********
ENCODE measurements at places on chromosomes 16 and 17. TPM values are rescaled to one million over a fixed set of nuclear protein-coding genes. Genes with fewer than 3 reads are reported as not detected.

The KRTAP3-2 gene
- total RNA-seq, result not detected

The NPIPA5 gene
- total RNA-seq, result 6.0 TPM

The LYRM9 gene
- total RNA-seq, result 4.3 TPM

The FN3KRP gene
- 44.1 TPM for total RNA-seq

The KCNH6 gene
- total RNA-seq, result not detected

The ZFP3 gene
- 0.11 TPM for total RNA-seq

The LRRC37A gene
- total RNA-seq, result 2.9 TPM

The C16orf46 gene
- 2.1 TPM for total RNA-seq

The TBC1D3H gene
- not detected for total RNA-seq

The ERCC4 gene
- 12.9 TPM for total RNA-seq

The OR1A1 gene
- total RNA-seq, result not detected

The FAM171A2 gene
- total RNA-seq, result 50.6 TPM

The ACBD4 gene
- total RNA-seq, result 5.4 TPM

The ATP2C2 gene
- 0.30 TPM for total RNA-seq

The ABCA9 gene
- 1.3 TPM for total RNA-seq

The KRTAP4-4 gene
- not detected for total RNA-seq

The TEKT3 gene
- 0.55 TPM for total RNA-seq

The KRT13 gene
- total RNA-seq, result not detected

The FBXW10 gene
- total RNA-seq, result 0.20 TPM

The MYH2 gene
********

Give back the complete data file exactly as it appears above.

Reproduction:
ENCODE measurements at places on chromosomes 16 and 17. TPM values are rescaled to one million over a fixed set of nuclear protein-coding genes. Genes with fewer than 3 reads are reported as not detected.

The KRTAP3-2 gene
- total RNA-seq, result not detected

The NPIPA5 gene
- total RNA-seq, result 6.0 TPM

The LYRM9 gene
- total RNA-seq, result 4.3 TPM

The FN3KRP gene
- 44.1 TPM for total RNA-seq

The KCNH6 gene
- total RNA-seq, result not detected

The ZFP3 gene
- 0.11 TPM for total RNA-seq

The LRRC37A gene
- total RNA-seq, result 2.9 TPM

The C16orf46 gene
- 2.1 TPM for total RNA-seq

The TBC1D3H gene
- not detected for total RNA-seq

The ERCC4 gene
- 12.9 TPM for total RNA-seq

The OR1A1 gene
- total RNA-seq, result not detected

The FAM171A2 gene
- total RNA-seq, result 50.6 TPM

The ACBD4 gene
- total RNA-seq, result 5.4 TPM

The ATP2C2 gene
- 0.30 TPM for total RNA-seq

The ABCA9 gene
- 1.3 TPM for total RNA-seq

The KRTAP4-4 gene
- not detected for total RNA-seq

The TEKT3 gene
- 0.55 TPM for total RNA-seq

The KRT13 gene
- total RNA-seq, result not detected

The FBXW10 gene
- total RNA-seq, result 0.20 TPM

The MYH2 gene